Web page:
ACHC to unveil rehab manual
RALEIGH, N.C. - Rehabilitation technology suppliers wanted standards for accreditation to differentiate them from HMEs, and the Accreditation Commission for Home Care (ACHC) delivered with rehab-specific standards in its HME accreditation manual. Now, just a little over two years later, ACHC has split the standards out in a stand-alone manual that it will introduce at Medtrade this October.
In addition to peer review, the new accreditation manual has undergone a crosswalk to compare ACHC's standards of practice with those of RAP 2000 and NRRTS, said Thomas Cesar, the president and CEO of ACHC.
"As far as I know, JCAHO and CHAP still don't have completely stand-alone standards for rehab," Cesar noted. "But that's what the rehab industry wanted. Probably the others will develop similar stand-alone products in the coming year or so."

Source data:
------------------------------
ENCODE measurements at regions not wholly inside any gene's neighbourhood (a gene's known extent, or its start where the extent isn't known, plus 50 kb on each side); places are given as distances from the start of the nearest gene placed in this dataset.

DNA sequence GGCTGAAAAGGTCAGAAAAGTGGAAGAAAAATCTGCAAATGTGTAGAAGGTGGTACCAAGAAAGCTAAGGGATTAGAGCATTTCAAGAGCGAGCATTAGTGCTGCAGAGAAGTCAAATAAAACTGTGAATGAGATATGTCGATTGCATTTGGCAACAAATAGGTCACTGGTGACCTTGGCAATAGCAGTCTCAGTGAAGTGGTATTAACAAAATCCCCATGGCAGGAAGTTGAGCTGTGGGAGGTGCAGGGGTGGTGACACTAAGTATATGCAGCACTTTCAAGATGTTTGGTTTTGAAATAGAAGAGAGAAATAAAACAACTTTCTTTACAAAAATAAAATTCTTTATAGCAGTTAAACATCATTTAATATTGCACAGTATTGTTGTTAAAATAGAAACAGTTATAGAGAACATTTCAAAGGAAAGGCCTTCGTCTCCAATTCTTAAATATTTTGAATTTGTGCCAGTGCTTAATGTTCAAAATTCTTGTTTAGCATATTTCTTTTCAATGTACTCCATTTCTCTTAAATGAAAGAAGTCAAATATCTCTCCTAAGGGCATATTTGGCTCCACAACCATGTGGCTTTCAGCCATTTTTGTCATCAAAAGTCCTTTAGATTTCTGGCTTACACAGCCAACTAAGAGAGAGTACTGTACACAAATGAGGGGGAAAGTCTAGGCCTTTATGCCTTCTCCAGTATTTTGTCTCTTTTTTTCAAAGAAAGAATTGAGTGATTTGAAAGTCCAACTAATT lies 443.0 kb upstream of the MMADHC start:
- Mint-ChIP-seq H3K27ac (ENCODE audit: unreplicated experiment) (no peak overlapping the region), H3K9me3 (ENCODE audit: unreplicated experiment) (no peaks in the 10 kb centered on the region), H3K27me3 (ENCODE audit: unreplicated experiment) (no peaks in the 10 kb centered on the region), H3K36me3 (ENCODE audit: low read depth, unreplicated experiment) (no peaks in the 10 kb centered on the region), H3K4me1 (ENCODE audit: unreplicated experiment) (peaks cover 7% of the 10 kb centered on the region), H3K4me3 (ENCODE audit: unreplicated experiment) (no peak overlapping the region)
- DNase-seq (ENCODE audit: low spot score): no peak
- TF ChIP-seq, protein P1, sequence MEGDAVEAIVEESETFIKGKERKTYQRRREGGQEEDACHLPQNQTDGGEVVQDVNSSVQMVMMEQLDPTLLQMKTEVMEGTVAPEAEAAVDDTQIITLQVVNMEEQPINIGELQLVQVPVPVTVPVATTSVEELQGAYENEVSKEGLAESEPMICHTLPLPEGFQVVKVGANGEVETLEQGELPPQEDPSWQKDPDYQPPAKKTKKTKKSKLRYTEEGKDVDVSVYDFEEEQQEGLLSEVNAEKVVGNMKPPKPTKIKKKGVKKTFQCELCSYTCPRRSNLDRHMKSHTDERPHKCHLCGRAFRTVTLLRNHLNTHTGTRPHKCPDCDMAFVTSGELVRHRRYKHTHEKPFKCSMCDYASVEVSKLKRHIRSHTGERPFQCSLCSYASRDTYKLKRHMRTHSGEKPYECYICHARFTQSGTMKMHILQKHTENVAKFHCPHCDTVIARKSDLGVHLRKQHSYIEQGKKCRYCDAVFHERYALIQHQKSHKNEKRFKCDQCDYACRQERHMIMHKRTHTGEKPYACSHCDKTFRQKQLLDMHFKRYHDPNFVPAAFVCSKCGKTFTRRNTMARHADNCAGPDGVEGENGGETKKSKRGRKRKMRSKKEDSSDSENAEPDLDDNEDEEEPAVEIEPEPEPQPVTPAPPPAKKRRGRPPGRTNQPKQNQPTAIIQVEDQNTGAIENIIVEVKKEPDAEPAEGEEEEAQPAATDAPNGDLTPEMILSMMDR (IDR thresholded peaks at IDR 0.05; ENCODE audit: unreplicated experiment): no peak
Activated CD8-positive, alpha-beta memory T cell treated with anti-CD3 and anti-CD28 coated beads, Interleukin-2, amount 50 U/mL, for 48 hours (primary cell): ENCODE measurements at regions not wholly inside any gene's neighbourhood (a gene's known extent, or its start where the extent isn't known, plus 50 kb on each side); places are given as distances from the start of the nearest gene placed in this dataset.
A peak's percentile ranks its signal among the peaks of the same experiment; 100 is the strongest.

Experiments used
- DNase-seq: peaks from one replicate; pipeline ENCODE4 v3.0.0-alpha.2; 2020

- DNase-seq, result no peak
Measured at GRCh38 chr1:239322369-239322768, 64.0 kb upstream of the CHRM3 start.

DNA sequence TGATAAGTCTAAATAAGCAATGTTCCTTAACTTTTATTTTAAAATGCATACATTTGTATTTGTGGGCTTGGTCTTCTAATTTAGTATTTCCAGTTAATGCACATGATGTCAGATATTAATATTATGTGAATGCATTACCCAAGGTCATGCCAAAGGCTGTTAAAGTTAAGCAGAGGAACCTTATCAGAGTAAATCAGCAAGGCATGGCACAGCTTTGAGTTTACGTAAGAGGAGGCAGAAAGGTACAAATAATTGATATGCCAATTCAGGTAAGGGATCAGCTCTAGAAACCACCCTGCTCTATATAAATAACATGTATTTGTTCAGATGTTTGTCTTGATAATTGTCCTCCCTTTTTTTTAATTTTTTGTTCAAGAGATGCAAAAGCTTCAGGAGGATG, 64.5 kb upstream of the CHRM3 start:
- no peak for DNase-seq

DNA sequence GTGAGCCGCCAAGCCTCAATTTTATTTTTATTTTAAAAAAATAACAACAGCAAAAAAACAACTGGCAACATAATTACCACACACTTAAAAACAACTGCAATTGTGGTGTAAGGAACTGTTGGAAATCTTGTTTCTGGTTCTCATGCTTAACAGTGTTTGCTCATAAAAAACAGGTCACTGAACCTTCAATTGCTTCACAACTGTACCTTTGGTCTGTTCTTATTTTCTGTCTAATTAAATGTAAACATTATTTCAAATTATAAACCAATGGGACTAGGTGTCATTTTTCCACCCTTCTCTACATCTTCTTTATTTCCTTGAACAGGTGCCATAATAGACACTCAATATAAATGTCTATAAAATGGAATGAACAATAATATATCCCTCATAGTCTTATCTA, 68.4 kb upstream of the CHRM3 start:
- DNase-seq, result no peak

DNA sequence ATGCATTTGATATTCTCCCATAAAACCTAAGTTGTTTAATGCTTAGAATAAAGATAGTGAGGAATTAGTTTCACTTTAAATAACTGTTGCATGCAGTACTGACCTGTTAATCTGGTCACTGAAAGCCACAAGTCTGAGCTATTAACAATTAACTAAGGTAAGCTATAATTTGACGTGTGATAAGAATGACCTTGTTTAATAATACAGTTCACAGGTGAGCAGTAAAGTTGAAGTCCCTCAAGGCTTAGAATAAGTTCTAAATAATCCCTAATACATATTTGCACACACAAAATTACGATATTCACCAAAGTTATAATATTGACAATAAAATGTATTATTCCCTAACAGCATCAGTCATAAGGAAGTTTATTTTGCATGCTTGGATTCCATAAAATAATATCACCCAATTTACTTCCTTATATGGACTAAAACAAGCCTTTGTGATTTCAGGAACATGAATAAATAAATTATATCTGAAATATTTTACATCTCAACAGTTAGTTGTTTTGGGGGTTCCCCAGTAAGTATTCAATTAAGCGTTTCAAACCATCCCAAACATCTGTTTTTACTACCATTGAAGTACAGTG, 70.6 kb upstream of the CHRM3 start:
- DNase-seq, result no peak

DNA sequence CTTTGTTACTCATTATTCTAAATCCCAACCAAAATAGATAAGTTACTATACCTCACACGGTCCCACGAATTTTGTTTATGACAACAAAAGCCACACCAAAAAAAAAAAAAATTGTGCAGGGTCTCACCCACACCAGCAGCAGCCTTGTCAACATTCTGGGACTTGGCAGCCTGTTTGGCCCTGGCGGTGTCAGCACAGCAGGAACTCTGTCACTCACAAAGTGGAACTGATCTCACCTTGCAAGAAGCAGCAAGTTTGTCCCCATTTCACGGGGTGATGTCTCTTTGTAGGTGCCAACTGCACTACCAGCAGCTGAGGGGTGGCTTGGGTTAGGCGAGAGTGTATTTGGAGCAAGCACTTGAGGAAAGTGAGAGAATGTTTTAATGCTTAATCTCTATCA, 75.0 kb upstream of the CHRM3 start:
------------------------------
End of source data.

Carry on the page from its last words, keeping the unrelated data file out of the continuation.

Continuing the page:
ACHC had been invited along with other accrediting bodies to submit a proposal for a set of rehab accreditation program standards to the Re/hab and Assistive Technology Council (RATC) of the American Association for Homecare, but decided against participating.
"The bid package specified that AAHomecare would own the standard if they chose it," Cesar pointed out. "Theoretically, AAHomecare could decide that they wanted to do accreditation, and administer the standards themselves instead of us. That's obviously not a position we were prepared to put ourselves in."
Currently, AAHomecare seems to have no plans to accredit rehab providers, but some are wary that a glut of accrediting bodies is on the way.
"My biggest fear is that next thing you know you're going to have all these accreditation companies in to accredit everybody," said one manufacturer's rep. "I figure that JCAHO would do it too. There's money."
Cesar maintained that such competition is healthy, forcing accrediting bodies to keep fees reasonable and quality high.
And quality is key, said Gary Gilberti, president of Chesapeake Rehab Equipment in Baltimore.
"We need to really raise the bar and make sure that there are standards of practice in place and the right people are doing this kind of work," Gilberti said. "So, we need to have programs out there." HME